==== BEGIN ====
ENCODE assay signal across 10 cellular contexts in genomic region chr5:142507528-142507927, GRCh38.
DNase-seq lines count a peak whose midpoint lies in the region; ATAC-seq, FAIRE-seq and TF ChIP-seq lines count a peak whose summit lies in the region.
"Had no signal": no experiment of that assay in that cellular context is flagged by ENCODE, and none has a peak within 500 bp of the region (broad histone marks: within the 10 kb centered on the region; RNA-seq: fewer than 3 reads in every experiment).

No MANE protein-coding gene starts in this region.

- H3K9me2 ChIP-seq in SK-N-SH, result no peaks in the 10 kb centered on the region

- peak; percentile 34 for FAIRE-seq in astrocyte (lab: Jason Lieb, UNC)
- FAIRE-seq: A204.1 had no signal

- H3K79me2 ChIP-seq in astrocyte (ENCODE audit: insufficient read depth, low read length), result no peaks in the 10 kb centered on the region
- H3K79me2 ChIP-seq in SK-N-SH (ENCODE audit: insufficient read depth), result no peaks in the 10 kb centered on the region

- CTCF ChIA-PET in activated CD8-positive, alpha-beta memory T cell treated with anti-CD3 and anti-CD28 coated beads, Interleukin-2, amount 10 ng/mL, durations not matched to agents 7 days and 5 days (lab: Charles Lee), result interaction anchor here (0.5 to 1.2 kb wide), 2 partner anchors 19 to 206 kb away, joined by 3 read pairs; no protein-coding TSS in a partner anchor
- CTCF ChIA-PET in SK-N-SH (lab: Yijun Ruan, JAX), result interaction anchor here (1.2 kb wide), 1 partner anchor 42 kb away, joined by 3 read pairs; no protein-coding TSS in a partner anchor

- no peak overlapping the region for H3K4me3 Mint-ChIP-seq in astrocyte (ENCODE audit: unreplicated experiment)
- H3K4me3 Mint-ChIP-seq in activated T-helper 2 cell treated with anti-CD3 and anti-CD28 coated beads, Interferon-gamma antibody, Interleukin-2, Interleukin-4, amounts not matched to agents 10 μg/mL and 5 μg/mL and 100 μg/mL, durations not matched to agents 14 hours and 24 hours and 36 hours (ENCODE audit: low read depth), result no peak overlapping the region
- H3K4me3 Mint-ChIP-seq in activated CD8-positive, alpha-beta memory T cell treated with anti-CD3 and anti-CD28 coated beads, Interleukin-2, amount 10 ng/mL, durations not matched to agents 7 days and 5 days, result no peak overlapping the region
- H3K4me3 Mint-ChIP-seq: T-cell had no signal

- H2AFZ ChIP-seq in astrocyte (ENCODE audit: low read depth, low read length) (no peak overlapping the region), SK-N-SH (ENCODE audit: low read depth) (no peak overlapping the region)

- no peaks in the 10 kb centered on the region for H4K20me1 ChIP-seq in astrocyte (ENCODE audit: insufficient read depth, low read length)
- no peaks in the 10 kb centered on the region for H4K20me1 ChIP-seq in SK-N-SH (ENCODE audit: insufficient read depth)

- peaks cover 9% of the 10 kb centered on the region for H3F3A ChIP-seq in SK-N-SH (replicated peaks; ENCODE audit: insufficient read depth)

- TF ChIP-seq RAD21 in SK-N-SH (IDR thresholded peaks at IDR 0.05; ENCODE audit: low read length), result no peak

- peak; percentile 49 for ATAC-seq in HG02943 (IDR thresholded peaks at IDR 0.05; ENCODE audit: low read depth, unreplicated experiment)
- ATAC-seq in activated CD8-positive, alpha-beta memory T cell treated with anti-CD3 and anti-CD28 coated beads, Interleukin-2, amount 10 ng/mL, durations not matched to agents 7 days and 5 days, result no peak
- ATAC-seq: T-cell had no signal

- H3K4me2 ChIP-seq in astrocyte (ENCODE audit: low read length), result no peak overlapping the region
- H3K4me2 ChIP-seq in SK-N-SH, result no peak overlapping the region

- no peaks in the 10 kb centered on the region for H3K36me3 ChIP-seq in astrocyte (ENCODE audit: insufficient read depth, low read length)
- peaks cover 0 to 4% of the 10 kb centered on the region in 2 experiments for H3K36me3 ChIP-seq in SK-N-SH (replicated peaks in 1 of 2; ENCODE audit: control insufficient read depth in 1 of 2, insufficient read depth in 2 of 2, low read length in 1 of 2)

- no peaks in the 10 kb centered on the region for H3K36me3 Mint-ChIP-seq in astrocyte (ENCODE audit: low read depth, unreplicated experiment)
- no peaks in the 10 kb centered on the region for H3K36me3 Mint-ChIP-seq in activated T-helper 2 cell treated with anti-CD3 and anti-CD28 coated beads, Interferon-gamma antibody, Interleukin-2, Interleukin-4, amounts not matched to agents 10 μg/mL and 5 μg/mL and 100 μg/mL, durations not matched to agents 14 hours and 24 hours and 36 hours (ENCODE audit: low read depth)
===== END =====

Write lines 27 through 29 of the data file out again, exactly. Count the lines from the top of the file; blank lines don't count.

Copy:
- peaks cover 0 to 4% of the 10 kb centered on the region in 2 experiments for H3K36me3 ChIP-seq in SK-N-SH (replicated peaks in 1 of 2; ENCODE audit: control insufficient read depth in 1 of 2, insufficient read depth in 2 of 2, low read length in 1 of 2)

- no peaks in the 10 kb centered on the region for H3K36me3 Mint-ChIP-seq in astrocyte (ENCODE audit: low read depth, unreplicated experiment)
- no peaks in the 10 kb centered on the region for H3K36me3 Mint-ChIP-seq in activated T-helper 2 cell treated with anti-CD3 and anti-CD28 coated beads, Interferon-gamma antibody, Interleukin-2, Interleukin-4, amounts not matched to agents 10 μg/mL and 5 μg/mL and 100 μg/mL, durations not matched to agents 14 hours and 24 hours and 36 hours (ENCODE audit: low read depth)